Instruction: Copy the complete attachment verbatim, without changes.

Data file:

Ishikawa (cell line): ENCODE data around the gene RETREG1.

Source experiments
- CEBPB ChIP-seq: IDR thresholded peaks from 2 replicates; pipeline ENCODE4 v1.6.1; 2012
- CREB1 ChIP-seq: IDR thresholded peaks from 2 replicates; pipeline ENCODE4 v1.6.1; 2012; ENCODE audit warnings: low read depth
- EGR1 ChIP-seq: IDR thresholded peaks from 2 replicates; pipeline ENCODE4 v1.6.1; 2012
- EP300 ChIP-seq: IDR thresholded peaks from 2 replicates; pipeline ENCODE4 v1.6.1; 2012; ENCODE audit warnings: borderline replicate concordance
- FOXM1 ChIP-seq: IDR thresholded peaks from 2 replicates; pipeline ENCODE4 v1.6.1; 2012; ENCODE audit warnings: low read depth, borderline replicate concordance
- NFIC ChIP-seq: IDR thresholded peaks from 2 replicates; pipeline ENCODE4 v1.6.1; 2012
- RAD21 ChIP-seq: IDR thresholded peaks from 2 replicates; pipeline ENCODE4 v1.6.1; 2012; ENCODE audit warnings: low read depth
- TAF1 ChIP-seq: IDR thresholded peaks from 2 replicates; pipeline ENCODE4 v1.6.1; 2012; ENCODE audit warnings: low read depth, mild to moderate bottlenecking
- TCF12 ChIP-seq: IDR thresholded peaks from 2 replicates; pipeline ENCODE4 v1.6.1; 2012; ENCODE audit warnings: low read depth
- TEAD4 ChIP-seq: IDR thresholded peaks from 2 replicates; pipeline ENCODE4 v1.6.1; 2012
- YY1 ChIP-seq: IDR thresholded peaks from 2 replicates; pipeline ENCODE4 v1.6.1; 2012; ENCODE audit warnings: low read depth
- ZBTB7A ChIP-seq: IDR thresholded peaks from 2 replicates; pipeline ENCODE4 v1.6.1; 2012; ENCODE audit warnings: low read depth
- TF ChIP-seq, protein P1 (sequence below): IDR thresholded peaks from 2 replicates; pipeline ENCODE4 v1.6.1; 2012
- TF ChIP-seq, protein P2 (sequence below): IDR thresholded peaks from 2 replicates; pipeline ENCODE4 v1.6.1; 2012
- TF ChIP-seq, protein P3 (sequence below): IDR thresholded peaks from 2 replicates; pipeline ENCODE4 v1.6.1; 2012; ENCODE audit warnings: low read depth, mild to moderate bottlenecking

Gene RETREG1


Ishikawa (cell line): ENCODE data around the gene RETREG1.

Source experiments
- CEBPB ChIP-seq: IDR thresholded peaks from 2 replicates; pipeline ENCODE4 v1.6.1; 2012
- CREB1 ChIP-seq: IDR thresholded peaks from 2 replicates; pipeline ENCODE4 v1.6.1; 2012; ENCODE audit warnings: low read depth
- EGR1 ChIP-seq: IDR thresholded peaks from 2 replicates; pipeline ENCODE4 v1.6.1; 2012
- EP300 ChIP-seq: IDR thresholded peaks from 2 replicates; pipeline ENCODE4 v1.6.1; 2012; ENCODE audit warnings: borderline replicate concordance
- FOXM1 ChIP-seq: IDR thresholded peaks from 2 replicates; pipeline ENCODE4 v1.6.1; 2012; ENCODE audit warnings: low read depth, borderline replicate concordance
- NFIC ChIP-seq: IDR thresholded peaks from 2 replicates; pipeline ENCODE4 v1.6.1; 2012
- RAD21 ChIP-seq: IDR thresholded peaks from 2 replicates; pipeline ENCODE4 v1.6.1; 2012; ENCODE audit warnings: low read depth
- TAF1 ChIP-seq: IDR thresholded peaks from 2 replicates; pipeline ENCODE4 v1.6.1; 2012; ENCODE audit warnings: low read depth, mild to moderate bottlenecking
- TCF12 ChIP-seq: IDR thresholded peaks from 2 replicates; pipeline ENCODE4 v1.6.1; 2012; ENCODE audit warnings: low read depth
- TEAD4 ChIP-seq: IDR thresholded peaks from 2 replicates; pipeline ENCODE4 v1.6.1; 2012
- YY1 ChIP-seq: IDR thresholded peaks from 2 replicates; pipeline ENCODE4 v1.6.1; 2012; ENCODE audit warnings: low read depth
- ZBTB7A ChIP-seq: IDR thresholded peaks from 2 replicates; pipeline ENCODE4 v1.6.1; 2012; ENCODE audit warnings: low read depth
- TF ChIP-seq, protein P1 (sequence below): IDR thresholded peaks from 2 replicates; pipeline ENCODE4 v1.6.1; 2012
- TF ChIP-seq, protein P2 (sequence below): IDR thresholded peaks from 2 replicates; pipeline ENCODE4 v1.6.1; 2012
- TF ChIP-seq, protein P3 (sequence below): IDR thresholded peaks from 2 replicates; pipeline ENCODE4 v1.6.1; 2012; ENCODE audit warnings: low read depth, mild to moderate bottlenecking

Gene RETREG1